I know we’ve talked about this already, but it’s definitely worth mention again.

6 thoughts on “The Destruction of a Miracle

  1. The “Devil Ride” was called “Dante’s Inferno” and the haunted house was actually called the “Haunted Castle.” Just wanted to clear that up. Jason, there is a cult of MSAP alumni on the internet who are certain to find their way over here. You may catch heat for “dissing” the park (though objectively, I agree, it was certainly no Six Flags). Just thought I’d give you the heads up.


  2. Jason,

    Great article and photos. Can’t believe you didn’t show a pic of Mr. Dickins with his Mr. T Gold Chain starter kit (scarcasm intended).


  3. I have fond memories of Miracle Strip, stuckinlousiana, but most of the rides were just traveling fair rides that were permanently mounted in place. The Starliner was fun, but Petticoat Junction’s Tornado was better.

    I can imagine that it might be fun to live near Six Flags, or Disney, but the great thing about our local parks in their heyday was that you could pay a low entry fee and just hang out in the park with your friends. I don’t think the teens in Orlando can say the same thing about Disney World.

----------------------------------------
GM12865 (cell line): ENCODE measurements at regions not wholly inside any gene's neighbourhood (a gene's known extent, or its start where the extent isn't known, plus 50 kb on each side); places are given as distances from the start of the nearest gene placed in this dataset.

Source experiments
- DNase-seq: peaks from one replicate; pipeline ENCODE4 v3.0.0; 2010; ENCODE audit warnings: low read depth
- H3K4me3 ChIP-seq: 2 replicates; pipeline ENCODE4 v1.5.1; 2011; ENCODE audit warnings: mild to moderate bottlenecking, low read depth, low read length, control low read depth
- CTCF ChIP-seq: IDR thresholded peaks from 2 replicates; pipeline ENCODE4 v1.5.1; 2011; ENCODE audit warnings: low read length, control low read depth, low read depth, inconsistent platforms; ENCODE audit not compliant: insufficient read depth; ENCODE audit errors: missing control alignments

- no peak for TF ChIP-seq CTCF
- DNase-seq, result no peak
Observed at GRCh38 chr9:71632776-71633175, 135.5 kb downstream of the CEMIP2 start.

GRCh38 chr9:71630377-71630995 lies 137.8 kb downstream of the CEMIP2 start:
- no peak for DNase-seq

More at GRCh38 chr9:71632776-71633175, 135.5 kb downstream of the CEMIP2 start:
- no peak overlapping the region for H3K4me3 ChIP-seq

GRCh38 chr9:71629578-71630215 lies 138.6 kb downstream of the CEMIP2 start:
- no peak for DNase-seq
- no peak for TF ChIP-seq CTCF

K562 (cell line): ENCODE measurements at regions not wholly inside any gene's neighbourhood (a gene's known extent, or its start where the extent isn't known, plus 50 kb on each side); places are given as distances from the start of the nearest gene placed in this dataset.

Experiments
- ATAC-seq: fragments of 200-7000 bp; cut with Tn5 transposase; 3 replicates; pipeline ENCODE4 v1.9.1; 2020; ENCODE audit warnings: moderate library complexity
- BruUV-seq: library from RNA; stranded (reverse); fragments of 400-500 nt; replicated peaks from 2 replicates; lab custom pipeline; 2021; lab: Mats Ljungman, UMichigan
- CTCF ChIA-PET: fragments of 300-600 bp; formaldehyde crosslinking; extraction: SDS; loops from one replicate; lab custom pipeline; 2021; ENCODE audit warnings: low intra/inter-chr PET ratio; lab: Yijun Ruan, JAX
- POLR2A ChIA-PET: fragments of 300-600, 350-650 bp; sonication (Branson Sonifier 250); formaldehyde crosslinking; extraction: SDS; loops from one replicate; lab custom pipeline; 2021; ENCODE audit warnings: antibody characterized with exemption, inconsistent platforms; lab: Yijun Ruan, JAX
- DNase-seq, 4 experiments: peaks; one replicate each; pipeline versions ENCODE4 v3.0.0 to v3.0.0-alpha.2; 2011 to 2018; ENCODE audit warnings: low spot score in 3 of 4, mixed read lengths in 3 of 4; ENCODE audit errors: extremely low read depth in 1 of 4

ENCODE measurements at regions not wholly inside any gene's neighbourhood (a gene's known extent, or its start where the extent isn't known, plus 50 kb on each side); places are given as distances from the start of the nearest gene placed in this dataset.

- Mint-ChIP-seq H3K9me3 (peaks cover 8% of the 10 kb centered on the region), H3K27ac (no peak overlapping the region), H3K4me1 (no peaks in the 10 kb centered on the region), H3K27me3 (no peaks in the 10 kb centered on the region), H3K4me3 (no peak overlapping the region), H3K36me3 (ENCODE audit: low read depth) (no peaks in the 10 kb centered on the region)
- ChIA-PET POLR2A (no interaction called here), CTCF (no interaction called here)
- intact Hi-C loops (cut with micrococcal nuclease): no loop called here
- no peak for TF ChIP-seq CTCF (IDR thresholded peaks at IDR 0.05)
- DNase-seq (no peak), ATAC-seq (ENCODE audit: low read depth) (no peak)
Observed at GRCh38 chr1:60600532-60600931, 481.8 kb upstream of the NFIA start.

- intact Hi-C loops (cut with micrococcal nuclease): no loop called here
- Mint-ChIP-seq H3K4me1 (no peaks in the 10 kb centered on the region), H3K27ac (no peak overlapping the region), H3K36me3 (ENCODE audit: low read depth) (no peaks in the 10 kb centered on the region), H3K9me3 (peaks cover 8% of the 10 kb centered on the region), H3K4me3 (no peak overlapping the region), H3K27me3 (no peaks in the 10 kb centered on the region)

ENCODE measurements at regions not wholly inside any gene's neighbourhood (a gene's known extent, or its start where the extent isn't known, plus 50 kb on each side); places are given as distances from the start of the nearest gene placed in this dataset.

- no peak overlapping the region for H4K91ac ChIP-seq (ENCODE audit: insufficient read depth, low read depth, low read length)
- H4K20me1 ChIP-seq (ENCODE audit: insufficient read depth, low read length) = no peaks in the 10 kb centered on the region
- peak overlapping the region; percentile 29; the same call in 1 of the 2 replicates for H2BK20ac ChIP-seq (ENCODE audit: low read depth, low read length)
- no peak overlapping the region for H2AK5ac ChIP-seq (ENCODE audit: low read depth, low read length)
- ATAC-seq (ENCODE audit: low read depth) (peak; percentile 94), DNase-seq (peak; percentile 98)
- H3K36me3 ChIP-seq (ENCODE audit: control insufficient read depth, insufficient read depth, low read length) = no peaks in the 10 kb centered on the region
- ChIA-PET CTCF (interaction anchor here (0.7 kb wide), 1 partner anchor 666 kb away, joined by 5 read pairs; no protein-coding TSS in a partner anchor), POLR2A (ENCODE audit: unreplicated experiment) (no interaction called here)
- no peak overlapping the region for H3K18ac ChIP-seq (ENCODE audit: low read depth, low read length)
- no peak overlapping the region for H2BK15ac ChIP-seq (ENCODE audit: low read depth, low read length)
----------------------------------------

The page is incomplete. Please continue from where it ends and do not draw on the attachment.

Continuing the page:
4. Totally agree with you jobeibi. That and there probably were crazy lines there like there is at the bigger parks.

    I have a very fond appreciation for Shipwreck Island now because of a recent experience at a “larger” park. Two summers ago, we went back to Dallas to see my folks and took the kids to Hurricane Harbour. We spent around $200 that day and the lines only gave us time to ride 4 rides. You read that right, I could count the number of rides we rode on one hand.

    I’ll take shipwreck over that ANY day. Plus you don’t have to pay for parking!

    TM, haha. I actually didn’t take a picture of him because I was scared to. Did you see the neck on that guy? That gold chain was hilarious though!


  5. Jason, as a real estate person, do you think the Miracles Resort project that lead to MSAP’s demise was feasible? Obviously, it was a good deal for the former MSAP owners, but as I understand it, the Miracles Resort pre-sales were starting at about a quarter-mill. Maybe I’m a cheapskate, or maybe I’m oversimplifying things, but for that kind of jack, even in a good market, I would expect to be on the gulf side of HWY 98. It also seems like the rent that a secondary purchaser would have to charge to get a decent ROI would be outrageous for a non-beachside unit. I sort of remember back in the day, when the motels dominated the strip (ie. Fiesta, Port of Call, Casa Loma), that those on the north side of 98 seldom, if ever, had their “NO VACANCY” signs lit up, and the nightly rates were often less than half as those on the beach side. It just seems like the Miracles Resort developers were quite delusional, and the old school PCB’ers suffered as a result.